Tuesday, January 29, 2013


Just finished the BBC Shakespeare's "Macbeth". It's a very clear, lucid reading of the play, and commendably so. But director Jack Gold's decision to forego any sense of "magic" in the various hallucinations the characters experience was unfortunate. The budgets on this series are clearly pretty low, but it wouldn't cost much at all to have an apparition of Banquo sitting at the table, would it? The sense of the supernatural needed to be a lot stronger; it kept the central issues of prophesy and destiny a bit off balance.

Jane Lapotaire was an excellent, sexy Lady Macbeth. Nicol Williamson started off well as Macbeth, although as the play went on he succumbed to melodrama and outright overacting. His wheezy intake of breath became quite distracting too. And his "Tomorrow and tomorrow and tomorrow" was disappointing. The rest of the cast was solid, if unremarkable.

No doubt Macbeth must be a very difficult role for an actor to pull off, especially on camera. But in "Shakespeare Uncovered" I recently saw clips of the Patrick Stewart and Antony Sher versions, both of which looked intriguing. I've heard Ian McKellen's is excellent too. I'd like to check them all out.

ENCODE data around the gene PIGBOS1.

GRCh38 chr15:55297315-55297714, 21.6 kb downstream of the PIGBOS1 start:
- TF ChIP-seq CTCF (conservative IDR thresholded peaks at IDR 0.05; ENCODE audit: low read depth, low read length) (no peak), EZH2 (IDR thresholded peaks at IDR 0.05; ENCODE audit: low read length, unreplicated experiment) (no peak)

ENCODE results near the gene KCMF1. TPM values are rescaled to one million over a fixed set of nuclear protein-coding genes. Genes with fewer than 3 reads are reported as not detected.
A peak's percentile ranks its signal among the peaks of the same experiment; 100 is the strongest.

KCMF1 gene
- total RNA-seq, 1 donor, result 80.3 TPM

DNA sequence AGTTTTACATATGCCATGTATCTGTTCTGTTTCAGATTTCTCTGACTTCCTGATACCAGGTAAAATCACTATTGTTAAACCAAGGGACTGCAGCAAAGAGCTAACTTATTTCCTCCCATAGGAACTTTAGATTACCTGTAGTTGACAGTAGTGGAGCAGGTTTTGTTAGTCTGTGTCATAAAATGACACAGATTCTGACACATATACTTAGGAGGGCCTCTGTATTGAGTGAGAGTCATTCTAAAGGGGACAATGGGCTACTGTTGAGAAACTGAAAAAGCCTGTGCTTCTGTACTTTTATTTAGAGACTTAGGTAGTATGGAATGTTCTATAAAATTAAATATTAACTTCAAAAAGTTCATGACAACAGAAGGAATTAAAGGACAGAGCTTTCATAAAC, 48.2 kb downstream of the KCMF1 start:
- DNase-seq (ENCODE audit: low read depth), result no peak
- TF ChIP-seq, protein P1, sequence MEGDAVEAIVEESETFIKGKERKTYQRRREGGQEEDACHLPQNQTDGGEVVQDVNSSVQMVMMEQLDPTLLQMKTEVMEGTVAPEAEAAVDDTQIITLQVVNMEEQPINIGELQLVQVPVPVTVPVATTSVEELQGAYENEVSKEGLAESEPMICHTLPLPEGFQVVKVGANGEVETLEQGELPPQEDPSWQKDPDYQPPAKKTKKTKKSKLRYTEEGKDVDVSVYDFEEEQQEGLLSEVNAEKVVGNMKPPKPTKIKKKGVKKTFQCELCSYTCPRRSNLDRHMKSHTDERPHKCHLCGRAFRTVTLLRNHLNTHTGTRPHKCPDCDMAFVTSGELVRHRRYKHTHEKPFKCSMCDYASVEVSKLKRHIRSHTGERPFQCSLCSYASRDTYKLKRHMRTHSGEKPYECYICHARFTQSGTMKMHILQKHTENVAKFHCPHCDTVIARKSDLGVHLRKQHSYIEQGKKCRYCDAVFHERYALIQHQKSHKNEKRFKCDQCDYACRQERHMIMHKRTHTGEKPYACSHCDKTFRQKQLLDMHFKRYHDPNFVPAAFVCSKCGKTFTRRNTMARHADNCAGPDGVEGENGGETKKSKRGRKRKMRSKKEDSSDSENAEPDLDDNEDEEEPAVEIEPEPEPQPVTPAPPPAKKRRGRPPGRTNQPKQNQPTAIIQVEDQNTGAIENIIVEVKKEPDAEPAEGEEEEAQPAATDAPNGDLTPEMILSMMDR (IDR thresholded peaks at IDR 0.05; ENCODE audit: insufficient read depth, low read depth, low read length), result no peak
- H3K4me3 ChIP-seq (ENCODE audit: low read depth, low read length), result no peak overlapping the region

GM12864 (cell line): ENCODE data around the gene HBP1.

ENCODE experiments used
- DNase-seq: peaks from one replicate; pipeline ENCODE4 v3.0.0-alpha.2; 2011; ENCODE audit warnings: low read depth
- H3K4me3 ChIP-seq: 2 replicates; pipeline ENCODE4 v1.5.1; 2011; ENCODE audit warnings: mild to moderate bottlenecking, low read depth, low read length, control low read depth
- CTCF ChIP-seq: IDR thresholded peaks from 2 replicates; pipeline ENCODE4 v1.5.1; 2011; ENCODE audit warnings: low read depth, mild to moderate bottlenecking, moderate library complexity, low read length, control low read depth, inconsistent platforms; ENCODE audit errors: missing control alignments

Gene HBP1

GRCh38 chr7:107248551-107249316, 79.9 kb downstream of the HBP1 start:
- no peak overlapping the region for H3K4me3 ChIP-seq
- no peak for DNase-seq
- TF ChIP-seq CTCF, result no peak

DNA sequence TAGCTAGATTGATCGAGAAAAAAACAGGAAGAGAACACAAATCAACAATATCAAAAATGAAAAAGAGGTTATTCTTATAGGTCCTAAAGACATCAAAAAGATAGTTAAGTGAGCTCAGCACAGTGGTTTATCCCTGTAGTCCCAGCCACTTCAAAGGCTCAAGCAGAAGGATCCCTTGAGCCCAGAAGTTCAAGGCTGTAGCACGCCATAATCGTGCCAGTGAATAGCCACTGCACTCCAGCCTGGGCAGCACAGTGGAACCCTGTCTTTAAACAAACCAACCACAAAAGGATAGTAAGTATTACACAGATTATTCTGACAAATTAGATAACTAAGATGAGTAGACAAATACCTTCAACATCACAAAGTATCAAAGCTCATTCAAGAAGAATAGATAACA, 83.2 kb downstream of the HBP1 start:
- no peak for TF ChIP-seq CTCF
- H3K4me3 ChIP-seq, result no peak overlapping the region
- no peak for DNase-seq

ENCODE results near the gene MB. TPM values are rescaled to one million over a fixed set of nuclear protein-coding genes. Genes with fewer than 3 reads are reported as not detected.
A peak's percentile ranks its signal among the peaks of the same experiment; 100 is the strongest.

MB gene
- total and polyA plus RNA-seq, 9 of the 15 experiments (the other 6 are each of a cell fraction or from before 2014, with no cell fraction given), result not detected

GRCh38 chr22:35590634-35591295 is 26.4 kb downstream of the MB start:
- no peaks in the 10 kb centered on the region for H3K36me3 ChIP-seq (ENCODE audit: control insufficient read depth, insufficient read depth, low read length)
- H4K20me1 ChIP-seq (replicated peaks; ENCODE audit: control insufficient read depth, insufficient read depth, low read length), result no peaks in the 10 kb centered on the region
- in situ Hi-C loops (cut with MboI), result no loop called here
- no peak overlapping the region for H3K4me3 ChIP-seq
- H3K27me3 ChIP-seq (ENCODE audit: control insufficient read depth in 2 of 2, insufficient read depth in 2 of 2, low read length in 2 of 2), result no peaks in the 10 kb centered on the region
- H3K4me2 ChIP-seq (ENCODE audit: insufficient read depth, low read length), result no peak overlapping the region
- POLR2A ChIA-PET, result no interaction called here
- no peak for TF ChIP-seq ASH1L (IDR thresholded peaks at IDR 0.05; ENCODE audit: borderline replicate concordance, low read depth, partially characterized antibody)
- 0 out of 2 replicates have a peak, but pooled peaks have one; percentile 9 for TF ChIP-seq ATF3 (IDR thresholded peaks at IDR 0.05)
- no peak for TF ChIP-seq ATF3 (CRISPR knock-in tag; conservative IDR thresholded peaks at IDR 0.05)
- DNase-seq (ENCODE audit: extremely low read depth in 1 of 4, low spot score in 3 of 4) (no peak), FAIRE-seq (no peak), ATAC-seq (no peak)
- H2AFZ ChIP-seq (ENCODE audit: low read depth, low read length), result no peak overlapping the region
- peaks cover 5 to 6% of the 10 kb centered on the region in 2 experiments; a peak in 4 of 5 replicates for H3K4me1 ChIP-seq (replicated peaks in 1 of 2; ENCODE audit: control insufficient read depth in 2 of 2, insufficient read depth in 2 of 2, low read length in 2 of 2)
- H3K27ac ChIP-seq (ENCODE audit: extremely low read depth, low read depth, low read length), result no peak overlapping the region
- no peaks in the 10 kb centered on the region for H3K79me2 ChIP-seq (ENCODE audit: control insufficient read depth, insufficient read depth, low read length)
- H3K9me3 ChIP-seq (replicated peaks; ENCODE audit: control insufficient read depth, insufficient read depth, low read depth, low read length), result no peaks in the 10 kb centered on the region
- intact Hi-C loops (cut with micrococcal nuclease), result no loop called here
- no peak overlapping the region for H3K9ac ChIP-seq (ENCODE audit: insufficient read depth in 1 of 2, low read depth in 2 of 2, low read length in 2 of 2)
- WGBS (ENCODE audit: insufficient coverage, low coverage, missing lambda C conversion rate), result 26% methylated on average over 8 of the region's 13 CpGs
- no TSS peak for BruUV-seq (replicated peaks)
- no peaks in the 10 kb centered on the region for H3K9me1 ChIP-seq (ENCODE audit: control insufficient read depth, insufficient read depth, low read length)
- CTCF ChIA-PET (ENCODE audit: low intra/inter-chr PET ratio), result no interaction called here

Monday, January 21, 2013


I watched "Cymbeline", the next in the BBC Shakespeare series. Sorry to report it was a pretty dull affair. Director Elijah Moshinsky once again seemed more interested in staging pretty pictures than in revealing character and driving the drama forward. They're actors, not objects!

It must be said too that this is one of the more unpleasantly implausible of Shakespeare's plays. All a woman need do is throw on a pair of knickers and her feminine identity is completely inscrutable even to those who know her most intimately.

A few notable performances: Robert Lindsay made a fascinating Iachimo, notably creepy in the "bedroom scene". Paul Jesson was insufferably snotty and petulant (but in a good way) as Cloten. (Jesson is, incidentally, the "King of the BBC Shakespeare", appearing in eight of the series' productions.) Geoffrey Burridge and David Creedon as Guiderius and Arviragus sang "Fear No More" nicely; Stephen Oliver's setting wasn't quite as touching as Stephen Sondheim's, but still very effective.

Two more Moshinskys to go in the series. Sigh.

Monday, January 14, 2013